First High Court Decision on Furlough Scheme – The Administration of Carluccio’s
On 30th March the popular Italian restaurant chain Carluccio’s (founded by “the godfather of Italian gastronomy” Antonio Carluccio, 21 years ago) entered administration, putting at risk its 71 UK restaurants.
The administrators had until yesterday (Bank Holiday Monday) to decide whether to make staff redundant (being the expiry of the 14 day period, after which the administration would have been liable for their employment costs); leading to a rapid hearing to allow for a determination by the court.
Mr Justice Snowden’s High Court judgement, handed down yesterday, confirmed that the Coronavirus Job Retention Scheme could be used by administrators to furlough staff, stating: ‘As I have indicated, it is clearly intended that the Scheme should be available to companies in administration, subject to the proviso that there should be a reasonable likelihood of the employees resuming work either for the company itself or after a sale of the business by the administrators.’ Head of Solicitors Title’s corporate practice, Richard James, commented: “Alongside the obvious benefit and security for almost 2000 Carluccio’s employees, the decision gives certainty that a company in administration, as with one that is not, will be able to use the scheme to maintain the workforce, despite the chain’s restaurants being closed (in light of the Government shutdown announced by the Prime Minister on 20 March 2020). Following Mr Justice Snowden’s decision, the administrators will be able to proceed, knowing that their actions in maintaining staff’s employment will not lead to a worse outcome for creditors and, importantly, will serve to increase the prospects of a rescue deal being achieved, as any buyer would be able to proceed with certainty that the workforce remained intact; with the business effectively “mothballed”, and unable to trade, this was a particularly fundamental point that urgently needed to be clarified, in this particular case.”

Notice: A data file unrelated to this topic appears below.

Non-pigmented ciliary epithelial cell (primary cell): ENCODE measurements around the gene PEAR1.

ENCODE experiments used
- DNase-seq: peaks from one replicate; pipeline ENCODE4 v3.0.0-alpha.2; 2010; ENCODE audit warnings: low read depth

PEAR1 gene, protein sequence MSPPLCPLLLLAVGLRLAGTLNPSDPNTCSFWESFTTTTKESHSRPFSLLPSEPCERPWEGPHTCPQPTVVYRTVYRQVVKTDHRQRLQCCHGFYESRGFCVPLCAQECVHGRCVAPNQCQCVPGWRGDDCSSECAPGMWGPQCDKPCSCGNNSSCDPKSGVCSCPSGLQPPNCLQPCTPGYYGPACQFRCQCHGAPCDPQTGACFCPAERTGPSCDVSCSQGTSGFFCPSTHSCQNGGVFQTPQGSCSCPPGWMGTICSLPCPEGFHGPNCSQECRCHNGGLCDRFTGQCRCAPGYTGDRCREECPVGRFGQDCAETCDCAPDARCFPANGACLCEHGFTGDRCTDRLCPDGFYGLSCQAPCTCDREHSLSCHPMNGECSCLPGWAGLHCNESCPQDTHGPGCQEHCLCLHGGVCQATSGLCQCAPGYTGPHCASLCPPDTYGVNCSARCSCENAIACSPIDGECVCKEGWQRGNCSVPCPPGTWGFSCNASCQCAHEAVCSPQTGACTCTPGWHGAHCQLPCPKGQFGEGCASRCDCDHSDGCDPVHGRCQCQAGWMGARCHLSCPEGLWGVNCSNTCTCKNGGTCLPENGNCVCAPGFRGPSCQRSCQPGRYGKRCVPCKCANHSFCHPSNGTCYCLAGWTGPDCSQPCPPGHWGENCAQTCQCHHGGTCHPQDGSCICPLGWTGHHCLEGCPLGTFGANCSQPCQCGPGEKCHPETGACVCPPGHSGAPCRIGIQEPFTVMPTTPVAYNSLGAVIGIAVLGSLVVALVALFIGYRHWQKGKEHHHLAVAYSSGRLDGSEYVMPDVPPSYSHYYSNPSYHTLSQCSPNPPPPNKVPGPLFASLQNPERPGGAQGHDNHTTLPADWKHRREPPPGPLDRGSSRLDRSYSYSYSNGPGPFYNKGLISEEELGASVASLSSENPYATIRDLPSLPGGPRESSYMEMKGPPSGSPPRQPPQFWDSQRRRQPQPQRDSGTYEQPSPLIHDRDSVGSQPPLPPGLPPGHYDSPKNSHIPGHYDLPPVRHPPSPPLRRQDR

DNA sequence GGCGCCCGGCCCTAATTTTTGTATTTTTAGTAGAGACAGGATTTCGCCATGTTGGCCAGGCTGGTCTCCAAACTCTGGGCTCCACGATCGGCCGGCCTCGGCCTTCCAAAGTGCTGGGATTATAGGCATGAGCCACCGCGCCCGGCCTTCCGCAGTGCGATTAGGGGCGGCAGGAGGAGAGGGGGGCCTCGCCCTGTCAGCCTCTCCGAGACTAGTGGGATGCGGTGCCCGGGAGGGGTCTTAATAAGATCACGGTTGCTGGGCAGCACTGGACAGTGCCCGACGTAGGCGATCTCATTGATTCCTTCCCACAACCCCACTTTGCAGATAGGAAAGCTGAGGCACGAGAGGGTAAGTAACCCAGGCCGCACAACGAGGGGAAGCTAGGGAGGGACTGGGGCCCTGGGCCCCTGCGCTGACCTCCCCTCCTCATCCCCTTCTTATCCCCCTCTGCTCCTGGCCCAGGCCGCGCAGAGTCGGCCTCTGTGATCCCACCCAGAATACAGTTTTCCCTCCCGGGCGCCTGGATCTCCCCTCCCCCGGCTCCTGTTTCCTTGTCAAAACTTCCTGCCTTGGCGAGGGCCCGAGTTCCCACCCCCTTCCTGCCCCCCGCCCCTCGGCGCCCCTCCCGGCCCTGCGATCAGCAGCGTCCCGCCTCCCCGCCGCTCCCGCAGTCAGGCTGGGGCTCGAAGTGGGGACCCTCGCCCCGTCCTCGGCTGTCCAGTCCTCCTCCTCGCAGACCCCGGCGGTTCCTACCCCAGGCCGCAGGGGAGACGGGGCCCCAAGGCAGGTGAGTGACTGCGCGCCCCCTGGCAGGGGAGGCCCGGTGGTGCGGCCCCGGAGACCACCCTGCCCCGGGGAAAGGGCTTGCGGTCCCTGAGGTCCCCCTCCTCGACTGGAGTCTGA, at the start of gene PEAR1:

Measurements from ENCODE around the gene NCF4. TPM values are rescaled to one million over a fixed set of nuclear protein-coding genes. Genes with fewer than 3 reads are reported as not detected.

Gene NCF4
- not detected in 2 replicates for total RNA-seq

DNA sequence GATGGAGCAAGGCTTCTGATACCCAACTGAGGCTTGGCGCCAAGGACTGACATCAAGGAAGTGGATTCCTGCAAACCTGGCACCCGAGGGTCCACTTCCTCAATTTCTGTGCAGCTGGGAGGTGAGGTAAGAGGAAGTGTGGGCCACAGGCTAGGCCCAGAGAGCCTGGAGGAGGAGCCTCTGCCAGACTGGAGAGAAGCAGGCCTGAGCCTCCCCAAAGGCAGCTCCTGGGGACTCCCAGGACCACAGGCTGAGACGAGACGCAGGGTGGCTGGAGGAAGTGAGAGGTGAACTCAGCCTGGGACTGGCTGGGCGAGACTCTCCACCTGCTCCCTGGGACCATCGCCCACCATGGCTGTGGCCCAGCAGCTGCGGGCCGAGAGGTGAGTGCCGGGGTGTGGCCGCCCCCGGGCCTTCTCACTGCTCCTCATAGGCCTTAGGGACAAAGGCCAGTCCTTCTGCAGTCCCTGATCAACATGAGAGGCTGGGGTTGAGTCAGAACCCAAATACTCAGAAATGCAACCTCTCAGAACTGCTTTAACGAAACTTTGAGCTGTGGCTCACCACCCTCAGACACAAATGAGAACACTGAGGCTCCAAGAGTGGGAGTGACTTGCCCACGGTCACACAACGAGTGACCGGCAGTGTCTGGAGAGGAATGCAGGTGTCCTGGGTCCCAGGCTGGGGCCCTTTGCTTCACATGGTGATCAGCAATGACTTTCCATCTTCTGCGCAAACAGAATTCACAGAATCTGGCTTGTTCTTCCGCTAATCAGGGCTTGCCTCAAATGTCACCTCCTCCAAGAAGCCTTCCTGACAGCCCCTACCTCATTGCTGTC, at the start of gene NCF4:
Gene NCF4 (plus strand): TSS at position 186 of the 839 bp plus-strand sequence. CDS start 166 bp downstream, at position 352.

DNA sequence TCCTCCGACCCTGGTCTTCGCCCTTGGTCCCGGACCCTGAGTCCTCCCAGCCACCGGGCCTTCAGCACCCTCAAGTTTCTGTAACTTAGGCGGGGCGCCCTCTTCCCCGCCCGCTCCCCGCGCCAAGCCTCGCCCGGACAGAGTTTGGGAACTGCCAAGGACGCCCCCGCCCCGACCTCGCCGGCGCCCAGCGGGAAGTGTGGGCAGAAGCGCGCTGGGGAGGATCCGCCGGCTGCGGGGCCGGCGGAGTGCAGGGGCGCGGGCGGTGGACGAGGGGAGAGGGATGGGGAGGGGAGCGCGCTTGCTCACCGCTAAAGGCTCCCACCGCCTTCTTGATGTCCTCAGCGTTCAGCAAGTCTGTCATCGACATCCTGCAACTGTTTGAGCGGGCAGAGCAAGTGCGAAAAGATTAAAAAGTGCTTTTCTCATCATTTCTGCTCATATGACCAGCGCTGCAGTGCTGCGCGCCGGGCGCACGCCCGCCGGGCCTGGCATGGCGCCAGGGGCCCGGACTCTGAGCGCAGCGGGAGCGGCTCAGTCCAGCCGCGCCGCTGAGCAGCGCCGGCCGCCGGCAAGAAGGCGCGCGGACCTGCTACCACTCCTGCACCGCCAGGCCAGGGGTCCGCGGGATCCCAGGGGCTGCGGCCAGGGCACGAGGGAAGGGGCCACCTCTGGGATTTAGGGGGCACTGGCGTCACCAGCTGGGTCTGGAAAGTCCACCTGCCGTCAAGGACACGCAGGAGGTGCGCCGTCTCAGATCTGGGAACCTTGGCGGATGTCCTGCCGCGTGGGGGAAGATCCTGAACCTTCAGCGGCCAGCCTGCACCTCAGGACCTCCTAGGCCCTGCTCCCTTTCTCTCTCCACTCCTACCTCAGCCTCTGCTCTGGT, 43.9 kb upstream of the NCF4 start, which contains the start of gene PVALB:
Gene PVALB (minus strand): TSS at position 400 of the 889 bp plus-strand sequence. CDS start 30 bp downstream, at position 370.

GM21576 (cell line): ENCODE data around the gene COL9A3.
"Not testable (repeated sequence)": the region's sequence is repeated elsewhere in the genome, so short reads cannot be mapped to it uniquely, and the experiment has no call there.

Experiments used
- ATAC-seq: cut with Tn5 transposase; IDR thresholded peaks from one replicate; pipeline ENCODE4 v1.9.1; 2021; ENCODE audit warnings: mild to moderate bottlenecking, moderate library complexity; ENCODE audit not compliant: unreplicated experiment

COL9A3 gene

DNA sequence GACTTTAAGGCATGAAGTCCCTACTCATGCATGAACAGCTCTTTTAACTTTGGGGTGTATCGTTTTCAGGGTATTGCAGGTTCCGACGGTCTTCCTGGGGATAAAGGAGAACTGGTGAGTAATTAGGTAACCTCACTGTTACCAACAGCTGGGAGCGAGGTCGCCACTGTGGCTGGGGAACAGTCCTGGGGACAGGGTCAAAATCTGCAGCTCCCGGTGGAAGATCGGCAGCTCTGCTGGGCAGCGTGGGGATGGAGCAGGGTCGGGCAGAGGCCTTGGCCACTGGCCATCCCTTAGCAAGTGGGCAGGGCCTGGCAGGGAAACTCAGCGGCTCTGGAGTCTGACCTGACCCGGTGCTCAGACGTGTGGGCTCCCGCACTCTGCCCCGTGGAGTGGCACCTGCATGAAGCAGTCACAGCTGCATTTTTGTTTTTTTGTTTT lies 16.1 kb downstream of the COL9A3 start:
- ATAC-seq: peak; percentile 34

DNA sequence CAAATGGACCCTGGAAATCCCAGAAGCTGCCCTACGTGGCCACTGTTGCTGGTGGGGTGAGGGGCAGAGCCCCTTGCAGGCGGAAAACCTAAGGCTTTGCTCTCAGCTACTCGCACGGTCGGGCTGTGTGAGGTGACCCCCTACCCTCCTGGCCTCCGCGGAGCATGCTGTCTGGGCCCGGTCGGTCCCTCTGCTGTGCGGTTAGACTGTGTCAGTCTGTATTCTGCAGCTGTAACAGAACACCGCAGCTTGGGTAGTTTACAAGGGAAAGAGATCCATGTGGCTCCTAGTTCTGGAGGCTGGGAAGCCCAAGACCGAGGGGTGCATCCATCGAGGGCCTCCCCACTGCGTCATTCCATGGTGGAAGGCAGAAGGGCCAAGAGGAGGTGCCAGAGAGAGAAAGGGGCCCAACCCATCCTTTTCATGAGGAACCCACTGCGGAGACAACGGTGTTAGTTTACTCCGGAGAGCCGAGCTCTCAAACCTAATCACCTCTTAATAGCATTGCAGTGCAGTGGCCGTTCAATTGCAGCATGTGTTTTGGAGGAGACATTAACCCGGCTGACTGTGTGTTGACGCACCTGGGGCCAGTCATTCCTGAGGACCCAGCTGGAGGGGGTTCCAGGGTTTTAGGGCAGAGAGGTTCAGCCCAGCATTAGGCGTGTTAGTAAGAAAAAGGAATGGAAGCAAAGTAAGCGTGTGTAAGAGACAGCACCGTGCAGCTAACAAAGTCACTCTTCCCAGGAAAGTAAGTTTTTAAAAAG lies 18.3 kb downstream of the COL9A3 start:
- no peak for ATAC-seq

As is usual, the administrators had written to all of Carluccio’s employees inviting them to vary their contracts of employment, to allow for reduced wages that it intended to reclaim under the JR/furlough scheme, but not all had yet responded. The variation also permitted the administrators to pay the staff once funds had been received; whereas under the Scheme, employers must pay at the usual time and then make a subsequent reclaim of those costs.
In light of Monday’s deadline, and following the judgment, it is now clear that any employees who were yet to respond to the e-mail/letter could still do so and would also then be furloughed under the scheme, ensuring that the 77 who were yet to respond would not now find themselves being unexpectedly redundant and without a job.
A representative of the union, Unite, commented “This important decision ensures that no one is left behind in a hospitality sector reeling from the effects of the shutdown; it may help save jobs that would otherwise be lost”.
Richard added: “Alongside providing certainty about the application of the Covid-19 Job Retention Scheme, the decision gives some breathing space to administrators whom might otherwise have had to make more drastic decisions, reducing the prospects of them ultimately achieving the best result for creditors, or failing to rescue a well-loved business such as Carluccio’s, as a going concern, that finds itself in this position and which otherwise might forever have been lost. In the hope that a sale of the business can be achieved, I for one will certainly be booking a table for dinner, once the lockdown is finally over!”
We have been considering restructuring opportunities with clients; if you are considering setting up your business differently following the end of this pandemic, do speak with us: contact Richard James.
For our wider considerations around coronavirus for businesses see: Covid-19: A Business Perspective